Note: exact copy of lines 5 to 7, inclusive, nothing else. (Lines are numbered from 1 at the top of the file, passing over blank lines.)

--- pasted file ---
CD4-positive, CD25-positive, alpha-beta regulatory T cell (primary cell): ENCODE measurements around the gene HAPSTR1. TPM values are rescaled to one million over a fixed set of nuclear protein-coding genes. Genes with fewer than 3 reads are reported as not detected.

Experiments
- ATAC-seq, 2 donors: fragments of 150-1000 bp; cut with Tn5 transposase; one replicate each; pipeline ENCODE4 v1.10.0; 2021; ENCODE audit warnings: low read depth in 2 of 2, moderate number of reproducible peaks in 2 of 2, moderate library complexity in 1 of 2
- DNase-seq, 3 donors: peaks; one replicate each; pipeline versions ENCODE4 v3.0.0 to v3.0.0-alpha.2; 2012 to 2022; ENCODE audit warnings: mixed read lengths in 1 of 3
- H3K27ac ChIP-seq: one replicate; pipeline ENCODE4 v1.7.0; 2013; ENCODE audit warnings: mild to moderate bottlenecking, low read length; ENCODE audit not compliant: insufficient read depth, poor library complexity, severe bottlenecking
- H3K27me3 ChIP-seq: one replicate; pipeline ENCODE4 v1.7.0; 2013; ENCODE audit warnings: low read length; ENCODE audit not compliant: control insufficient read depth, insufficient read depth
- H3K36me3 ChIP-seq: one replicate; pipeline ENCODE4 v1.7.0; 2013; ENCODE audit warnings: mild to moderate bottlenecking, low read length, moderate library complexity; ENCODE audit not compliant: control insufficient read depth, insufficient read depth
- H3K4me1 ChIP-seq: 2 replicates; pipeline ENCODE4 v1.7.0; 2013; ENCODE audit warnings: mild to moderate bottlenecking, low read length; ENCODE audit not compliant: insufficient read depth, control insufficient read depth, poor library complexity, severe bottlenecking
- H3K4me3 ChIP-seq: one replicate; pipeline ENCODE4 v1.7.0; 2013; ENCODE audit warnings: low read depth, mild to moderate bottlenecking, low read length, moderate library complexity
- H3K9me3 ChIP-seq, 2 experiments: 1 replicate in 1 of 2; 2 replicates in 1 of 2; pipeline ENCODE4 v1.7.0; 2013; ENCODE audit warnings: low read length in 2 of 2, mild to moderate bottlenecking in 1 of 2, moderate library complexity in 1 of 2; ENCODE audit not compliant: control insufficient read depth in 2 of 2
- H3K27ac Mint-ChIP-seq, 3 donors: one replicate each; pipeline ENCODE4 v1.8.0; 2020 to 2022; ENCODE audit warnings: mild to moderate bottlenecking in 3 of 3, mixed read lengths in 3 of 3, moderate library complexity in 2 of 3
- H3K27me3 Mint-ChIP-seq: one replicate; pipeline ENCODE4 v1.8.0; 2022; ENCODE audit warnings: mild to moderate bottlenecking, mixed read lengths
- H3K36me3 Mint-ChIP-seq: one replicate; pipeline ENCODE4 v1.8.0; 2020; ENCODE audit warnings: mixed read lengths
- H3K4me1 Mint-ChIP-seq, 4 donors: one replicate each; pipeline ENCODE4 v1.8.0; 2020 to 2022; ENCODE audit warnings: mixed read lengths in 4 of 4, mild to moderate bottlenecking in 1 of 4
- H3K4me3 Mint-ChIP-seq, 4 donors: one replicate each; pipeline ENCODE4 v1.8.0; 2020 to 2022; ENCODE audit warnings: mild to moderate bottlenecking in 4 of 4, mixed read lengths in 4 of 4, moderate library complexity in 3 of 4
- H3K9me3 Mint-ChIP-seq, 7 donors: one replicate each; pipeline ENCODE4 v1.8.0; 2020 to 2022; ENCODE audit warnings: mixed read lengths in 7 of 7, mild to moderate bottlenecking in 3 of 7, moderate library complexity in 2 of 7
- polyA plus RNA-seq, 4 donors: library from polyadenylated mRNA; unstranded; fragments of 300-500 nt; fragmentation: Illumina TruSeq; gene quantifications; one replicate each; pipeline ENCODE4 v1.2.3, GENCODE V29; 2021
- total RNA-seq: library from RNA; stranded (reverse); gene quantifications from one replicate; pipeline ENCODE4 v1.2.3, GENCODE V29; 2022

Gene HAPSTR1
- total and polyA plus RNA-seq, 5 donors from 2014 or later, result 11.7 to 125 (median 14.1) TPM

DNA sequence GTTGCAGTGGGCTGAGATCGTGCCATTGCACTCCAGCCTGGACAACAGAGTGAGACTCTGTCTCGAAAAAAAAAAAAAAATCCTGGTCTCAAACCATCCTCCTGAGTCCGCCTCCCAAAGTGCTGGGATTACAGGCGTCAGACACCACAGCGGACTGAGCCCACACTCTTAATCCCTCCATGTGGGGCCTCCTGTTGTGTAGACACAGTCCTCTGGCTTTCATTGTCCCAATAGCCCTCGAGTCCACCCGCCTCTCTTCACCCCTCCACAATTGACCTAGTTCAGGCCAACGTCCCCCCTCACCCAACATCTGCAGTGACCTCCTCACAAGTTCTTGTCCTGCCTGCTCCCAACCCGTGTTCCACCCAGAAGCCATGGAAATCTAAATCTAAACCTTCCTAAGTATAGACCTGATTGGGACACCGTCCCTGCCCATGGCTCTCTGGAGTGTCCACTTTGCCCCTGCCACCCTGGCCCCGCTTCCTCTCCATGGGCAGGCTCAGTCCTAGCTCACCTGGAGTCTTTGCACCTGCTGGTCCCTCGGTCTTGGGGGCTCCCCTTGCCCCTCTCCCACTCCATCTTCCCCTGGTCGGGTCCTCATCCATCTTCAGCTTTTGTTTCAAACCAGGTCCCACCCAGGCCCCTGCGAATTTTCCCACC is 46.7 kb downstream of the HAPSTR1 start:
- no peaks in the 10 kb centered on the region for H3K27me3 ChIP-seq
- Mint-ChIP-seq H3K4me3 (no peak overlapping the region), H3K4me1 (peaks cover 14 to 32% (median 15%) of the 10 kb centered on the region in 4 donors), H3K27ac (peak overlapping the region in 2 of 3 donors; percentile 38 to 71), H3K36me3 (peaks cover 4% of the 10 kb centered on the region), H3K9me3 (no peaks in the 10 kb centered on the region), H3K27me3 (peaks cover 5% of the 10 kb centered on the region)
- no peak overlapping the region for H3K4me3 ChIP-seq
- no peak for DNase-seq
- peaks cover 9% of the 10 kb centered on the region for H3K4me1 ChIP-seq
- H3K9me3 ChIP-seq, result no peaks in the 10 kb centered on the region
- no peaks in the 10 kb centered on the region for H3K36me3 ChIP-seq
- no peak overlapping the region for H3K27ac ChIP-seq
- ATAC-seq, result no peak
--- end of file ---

- H3K27ac ChIP-seq: one replicate; pipeline ENCODE4 v1.7.0; 2013; ENCODE audit warnings: mild to moderate bottlenecking, low read length; ENCODE audit not compliant: insufficient read depth, poor library complexity, severe bottlenecking
- H3K27me3 ChIP-seq: one replicate; pipeline ENCODE4 v1.7.0; 2013; ENCODE audit warnings: low read length; ENCODE audit not compliant: control insufficient read depth, insufficient read depth
- H3K36me3 ChIP-seq: one replicate; pipeline ENCODE4 v1.7.0; 2013; ENCODE audit warnings: mild to moderate bottlenecking, low read length, moderate library complexity; ENCODE audit not compliant: control insufficient read depth, insufficient read depth